Ford Motor Co. is recalling some 15,000 plug-in hybrid vehicles whose batteries could go up in flames.
The recall covers certain Ford Fusion PHEVs from model years 2019 and 2020. The electric sedans could lose power and catch fire, Ford recently told federal safety regulators.
The company says Battery Energy Control Modules in the vehicles could become damaged.
“A damaged BECM caused by excess voltage and current flow can result in a loss of motive power which increases the risk of a crash, or a localized fire around the BECM, which increases the risk of injury,” Ford said in a defect notice filed with the National Highway Traffic Safety Administration.
The company plans to notify owners of recalled cars by late July, Ford said in the NHTSA notice.
The problem, however, is that Ford has yet to determine why BCEMs are susceptible to damage. That means it does not yet know how to prevent the fire risk.
The company is asking owners to take preventative action in the meantime.
“Owners of vehicles will be notified by mail to refrain from charging their vehicles to maintain a lower charge level in the high voltage battery, reducing the risk of a loss of motive power and vehicle fire until a remedy is available,” Ford told NHTSA. “Owners will also be informed that Ford’s investigation is ongoing and that they will be contacted when further information is available.”
Ford Defects Put Lives at Risk
This is an all too common scenario for anyone who owns or drives a Ford. The company issued more recalls than any other auto manufacturer last year.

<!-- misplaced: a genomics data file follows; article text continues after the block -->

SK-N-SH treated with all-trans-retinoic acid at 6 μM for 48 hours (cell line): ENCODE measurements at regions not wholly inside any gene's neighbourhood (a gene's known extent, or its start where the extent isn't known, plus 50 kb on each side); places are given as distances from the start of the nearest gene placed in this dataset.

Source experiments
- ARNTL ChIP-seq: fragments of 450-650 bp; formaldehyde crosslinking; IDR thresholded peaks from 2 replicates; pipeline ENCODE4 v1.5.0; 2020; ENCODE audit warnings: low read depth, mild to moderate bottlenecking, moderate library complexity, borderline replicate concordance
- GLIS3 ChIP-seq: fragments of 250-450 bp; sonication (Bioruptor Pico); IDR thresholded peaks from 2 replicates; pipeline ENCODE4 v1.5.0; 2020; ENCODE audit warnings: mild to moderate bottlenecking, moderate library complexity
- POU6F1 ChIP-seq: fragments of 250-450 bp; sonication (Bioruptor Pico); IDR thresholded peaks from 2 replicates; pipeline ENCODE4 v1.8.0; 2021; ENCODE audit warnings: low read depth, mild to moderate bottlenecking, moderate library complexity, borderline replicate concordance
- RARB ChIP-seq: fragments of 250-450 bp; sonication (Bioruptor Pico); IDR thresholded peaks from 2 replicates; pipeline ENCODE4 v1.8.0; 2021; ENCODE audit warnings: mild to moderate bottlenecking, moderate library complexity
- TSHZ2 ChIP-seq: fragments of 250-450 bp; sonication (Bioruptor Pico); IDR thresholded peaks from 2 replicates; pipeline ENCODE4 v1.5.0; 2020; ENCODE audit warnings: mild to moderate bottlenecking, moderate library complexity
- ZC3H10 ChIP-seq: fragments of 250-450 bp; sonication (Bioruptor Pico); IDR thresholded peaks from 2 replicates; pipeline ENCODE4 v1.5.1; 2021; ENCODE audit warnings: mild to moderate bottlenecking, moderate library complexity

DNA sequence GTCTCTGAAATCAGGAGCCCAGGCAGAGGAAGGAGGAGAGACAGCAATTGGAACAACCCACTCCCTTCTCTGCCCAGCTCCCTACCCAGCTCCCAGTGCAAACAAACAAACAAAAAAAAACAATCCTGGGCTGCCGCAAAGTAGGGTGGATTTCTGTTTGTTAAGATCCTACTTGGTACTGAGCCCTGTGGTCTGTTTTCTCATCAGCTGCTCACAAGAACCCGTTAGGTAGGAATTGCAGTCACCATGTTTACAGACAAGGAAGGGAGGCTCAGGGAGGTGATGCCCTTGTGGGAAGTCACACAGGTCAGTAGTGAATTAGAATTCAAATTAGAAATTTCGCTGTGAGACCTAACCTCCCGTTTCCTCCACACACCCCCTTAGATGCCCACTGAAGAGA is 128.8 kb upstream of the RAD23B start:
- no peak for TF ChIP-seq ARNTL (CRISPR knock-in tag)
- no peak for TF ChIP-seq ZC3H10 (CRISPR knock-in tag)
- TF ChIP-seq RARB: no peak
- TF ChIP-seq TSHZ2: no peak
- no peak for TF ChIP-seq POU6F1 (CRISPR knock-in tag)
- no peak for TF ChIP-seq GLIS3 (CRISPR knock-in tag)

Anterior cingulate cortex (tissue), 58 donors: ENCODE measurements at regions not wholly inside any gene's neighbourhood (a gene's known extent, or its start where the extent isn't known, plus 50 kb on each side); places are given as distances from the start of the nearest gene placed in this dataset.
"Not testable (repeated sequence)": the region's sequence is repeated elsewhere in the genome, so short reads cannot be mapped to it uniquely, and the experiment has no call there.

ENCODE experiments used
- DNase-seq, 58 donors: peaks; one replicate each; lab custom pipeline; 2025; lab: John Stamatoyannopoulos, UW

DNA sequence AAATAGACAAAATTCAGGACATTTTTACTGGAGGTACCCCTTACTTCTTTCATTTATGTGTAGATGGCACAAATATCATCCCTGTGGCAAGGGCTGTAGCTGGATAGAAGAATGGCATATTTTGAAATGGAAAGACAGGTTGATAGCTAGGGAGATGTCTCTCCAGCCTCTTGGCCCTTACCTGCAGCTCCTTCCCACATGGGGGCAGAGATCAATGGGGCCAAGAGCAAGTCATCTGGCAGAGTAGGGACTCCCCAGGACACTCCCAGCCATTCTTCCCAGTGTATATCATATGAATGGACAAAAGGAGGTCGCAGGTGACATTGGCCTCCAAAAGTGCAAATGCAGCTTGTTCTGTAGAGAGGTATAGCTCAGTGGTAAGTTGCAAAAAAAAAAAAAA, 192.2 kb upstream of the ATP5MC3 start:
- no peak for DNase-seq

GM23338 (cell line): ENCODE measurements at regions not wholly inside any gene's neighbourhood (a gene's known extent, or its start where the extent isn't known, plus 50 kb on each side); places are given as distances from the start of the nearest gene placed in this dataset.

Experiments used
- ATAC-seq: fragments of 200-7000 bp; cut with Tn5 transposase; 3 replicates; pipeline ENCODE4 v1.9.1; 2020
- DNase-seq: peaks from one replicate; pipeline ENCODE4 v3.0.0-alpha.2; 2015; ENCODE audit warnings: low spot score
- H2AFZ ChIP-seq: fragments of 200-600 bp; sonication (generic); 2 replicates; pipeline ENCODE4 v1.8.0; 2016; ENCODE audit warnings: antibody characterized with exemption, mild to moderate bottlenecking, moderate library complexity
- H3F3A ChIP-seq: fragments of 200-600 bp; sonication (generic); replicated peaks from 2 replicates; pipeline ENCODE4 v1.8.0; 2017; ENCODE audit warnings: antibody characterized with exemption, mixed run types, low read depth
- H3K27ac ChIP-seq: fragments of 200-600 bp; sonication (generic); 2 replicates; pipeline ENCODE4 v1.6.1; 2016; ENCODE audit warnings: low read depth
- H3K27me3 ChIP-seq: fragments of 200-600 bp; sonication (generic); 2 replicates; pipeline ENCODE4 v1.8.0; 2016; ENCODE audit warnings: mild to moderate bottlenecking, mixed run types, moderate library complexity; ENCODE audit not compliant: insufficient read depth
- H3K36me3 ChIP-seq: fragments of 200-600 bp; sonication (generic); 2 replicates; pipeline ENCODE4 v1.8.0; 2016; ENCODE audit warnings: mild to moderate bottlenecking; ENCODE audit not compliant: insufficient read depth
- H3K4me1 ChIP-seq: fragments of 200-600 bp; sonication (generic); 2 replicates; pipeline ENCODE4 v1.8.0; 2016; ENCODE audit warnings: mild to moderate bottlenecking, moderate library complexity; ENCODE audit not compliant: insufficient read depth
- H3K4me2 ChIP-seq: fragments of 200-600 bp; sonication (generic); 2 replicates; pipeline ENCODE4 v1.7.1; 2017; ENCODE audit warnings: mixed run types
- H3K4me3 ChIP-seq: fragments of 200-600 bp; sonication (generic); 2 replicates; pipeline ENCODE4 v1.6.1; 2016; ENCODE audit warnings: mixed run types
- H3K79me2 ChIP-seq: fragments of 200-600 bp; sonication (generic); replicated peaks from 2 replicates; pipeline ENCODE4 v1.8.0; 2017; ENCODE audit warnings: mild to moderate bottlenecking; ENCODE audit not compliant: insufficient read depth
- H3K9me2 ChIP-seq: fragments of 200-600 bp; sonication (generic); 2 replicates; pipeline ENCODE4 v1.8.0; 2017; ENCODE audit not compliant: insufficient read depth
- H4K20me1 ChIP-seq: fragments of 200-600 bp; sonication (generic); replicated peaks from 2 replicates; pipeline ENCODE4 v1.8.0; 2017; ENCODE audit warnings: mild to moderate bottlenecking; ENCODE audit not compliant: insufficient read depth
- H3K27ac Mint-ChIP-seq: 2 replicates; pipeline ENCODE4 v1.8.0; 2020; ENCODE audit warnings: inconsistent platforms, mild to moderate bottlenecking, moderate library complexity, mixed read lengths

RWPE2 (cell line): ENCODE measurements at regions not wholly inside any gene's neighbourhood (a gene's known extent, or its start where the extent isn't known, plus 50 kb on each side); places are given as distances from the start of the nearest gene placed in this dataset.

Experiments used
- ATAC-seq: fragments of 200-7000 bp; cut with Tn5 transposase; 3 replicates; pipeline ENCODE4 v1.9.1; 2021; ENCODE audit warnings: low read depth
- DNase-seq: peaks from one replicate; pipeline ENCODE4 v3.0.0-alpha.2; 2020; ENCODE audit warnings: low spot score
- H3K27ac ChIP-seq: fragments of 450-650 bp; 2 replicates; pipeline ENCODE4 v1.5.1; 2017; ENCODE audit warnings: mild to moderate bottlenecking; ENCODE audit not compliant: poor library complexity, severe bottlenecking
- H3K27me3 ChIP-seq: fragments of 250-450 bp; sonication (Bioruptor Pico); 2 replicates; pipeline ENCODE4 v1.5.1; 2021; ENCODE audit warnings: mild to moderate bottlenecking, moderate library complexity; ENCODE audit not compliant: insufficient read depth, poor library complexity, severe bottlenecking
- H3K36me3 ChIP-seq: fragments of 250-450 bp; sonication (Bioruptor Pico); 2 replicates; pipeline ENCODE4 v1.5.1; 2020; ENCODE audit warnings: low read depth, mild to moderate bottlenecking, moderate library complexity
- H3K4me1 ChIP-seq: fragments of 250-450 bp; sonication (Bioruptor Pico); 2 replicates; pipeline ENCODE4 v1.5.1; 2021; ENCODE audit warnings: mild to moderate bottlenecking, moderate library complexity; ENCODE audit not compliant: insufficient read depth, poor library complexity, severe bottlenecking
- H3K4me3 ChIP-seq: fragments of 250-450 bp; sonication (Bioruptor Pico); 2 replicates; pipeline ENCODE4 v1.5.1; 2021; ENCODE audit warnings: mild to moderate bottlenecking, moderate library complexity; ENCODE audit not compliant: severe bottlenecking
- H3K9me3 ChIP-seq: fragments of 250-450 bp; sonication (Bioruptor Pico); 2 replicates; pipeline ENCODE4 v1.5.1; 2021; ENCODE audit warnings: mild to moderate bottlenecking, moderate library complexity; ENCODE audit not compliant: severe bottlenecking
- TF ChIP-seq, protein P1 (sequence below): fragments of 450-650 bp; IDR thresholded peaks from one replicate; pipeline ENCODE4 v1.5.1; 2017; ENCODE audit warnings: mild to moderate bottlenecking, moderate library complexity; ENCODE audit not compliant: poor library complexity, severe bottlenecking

Ford announced a total of 67 separate recalls in 2022, NHTSA data show, far surpassing the 45 recalls by the next closest manufacturer, Volkswagen.
While Ford is a leading recaller, it is not alone. Major auto manufacturers call back millions of vehicles every year over a wide range of defects that pose real safety threats.
That is where the California lemon law comes in.
The lemon law forces Ford and other car manufacturers to perform various repairs on vehicles while they are under warranty. Manufacturers are also required to buy back (or replace, in some situations) cars that they cannot or will not fix.
The buyback requirement includes compensating the owner for any down payment on the car, in addition to monthly loan payments and the outstanding balance on any vehicle loan. The manufacturer is also responsible for towing, rental cars, and other related expenses.
A carmaker can instead offer to replace the vehicle. It is up to the owner, however, to decide whether to accept or reject this alternative arrangement.
Talk with a California Lemon Law Attorney
If you have been stuck with a defective or malfunctioning vehicle, a California lemon law attorney at Bickel Sannipoli APC can help you fight back.